Arethusa


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Arethusa

(ărĭtho͞o`sə), in Greek mythology, nymph favored by Artemis and loved by the river god Alpheus. While Arethusa was bathing in his stream, Alpheus rose up and tried to abduct her, but she fled under the ocean to the isle of Ortygia. There Artemis changed her into a fountain. But Alpheus followed her and was himself changed into a river and united with her. In ancient times it was believed that the waters of the Alpheus River flowed beneath the sea from Greece and reappeared in the fountain of Arethusa in the harbor of Syracuse.

Arethusa:

see orchidorchid,
popular name for members of the Orchidaceae, a family of perennial herbs widely distributed in both hemispheres. The unusually large family (of some 450 genera and an estimated 10,000 to 17,500 species) includes terrestrial, epiphytic (see epiphyte), and saprophytic
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.

Arethusa

[‚ar·ə′thü·zə]
(astronomy)
An asteroid with a diameter of about 126 miles (210 kilometers), mean distance from the sun of 3.069 astronomical units, and C-type surface composition.

Arethusa

changed into stream by Artemis to save her from river god, Alpheus. [Gk. Myth.: Zimmerman, 29]

Arethusa

changed into stream by Artemis to save her from Alpheus. [Gk. Myth.: Zimmerman, 29]
See: Water
References in periodicals archive ?
1983), "Language and the Female in Early Greek Thought," Arethusa 16: 76; hereafter abbreviated "L&F.
When the King finds his daughter Arethusa missing from the royal hunting party, he demands that his subjects find his daughter and bring her back.
As Suspiria's "bridge gathers cohesion and strength from the increasing resistance into which it is forced," Arethusa is transformed from "victim" to a kind of "ruler of the oscillations," though one still defined by threat, estrangement, and disappearances.
2) Nancy Cahn, left, and Jose Schroen of Shrewsbury pause on the hike to Arethusa Falls.
Designed by local architect Frank Healey and built in 1972, the tri-hexagon structure looks out on a view which will not have changed for centuries; while Arethusa itself smacks of quirky individualism.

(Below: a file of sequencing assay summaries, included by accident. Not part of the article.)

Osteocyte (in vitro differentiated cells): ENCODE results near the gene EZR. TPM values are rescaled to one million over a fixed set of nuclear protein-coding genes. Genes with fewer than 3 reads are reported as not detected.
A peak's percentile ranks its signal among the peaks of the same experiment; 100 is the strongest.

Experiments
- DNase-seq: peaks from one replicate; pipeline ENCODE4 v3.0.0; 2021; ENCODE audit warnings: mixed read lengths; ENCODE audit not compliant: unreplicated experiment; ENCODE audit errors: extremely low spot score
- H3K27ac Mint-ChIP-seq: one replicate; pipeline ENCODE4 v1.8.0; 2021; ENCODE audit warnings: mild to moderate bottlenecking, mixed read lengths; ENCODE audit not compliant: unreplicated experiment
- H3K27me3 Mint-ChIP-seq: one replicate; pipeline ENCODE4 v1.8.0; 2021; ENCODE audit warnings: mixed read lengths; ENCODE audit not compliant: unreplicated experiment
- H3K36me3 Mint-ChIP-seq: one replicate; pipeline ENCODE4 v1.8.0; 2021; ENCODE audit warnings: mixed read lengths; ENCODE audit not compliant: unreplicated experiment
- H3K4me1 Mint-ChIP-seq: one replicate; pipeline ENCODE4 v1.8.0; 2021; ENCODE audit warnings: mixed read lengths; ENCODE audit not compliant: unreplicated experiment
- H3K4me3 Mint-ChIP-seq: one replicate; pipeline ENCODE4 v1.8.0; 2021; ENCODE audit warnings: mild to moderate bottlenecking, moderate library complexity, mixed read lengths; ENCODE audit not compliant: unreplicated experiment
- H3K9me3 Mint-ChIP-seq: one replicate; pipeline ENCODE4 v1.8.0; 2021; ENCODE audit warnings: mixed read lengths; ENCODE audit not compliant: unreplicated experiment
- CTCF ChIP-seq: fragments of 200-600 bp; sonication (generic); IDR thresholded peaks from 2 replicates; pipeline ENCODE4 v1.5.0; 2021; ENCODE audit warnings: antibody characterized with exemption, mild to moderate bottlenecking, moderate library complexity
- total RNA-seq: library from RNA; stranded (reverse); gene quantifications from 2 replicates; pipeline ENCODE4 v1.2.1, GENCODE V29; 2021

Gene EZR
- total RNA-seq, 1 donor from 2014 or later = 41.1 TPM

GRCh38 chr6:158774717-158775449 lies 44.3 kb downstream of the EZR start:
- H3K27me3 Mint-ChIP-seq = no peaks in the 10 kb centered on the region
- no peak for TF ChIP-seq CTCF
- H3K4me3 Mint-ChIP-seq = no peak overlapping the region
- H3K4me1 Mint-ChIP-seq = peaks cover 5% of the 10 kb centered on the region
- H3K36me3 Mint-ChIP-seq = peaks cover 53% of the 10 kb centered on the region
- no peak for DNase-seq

When Alpheus fell in love with Arethusa, spying on her as she bathed, the nymph spurned the youth's advances and became the spring that forever bears her name.
STRIKE A POSE: John Lennon outside Apple Tailoring ON SHOW: John Lennon, Amanda Lear, and George Harrison at the Arethusa Restaurant celebrating the opening of the Apple Tailoring Shop LIFE THROUGH A LENS: Star snapper Bill Zygmant
23) Also, Poem 10, which opens with Extremum hunc, Arethusa, mihi concede laborem ('Grant me, Arethusa, this final undertaking') and ends with a general farewell to pastoral poetry, serves as a conclusion to the whole collection, a function which the fifth poem cannot, by definition, have.
Zeitlin's groundbreaking essay "The Dynamics of Misogyny: Myth and Mythmaking in the Oresteia," Arethusa 11 (1978): 149-184, for a more detailed discussion of the troubling sexual politics of Aeschylus.
In contrast to works like the latter, with its visible overpainting and carefully penciled underlay, Arethusa, 1996-2009--befitting the legend according to which the nymph, surprised bathing, dissolved in her own sweat--is an entirely fluid rendering of a female nude in blue, turning away with arm outstretched, arms and lower body cropped by the page; this work's thirteen-year gestation, then, is possibly more one of maturation than of adjustment, something whose rightness needed nothing but the confirmation of time.
Alpheus late rubuit Siculumque per aequor sangguineas belli rettulit unda notas, (10) agnouitque nouos absens Arethusa triumphos et Geticam sensit teste cruore necem.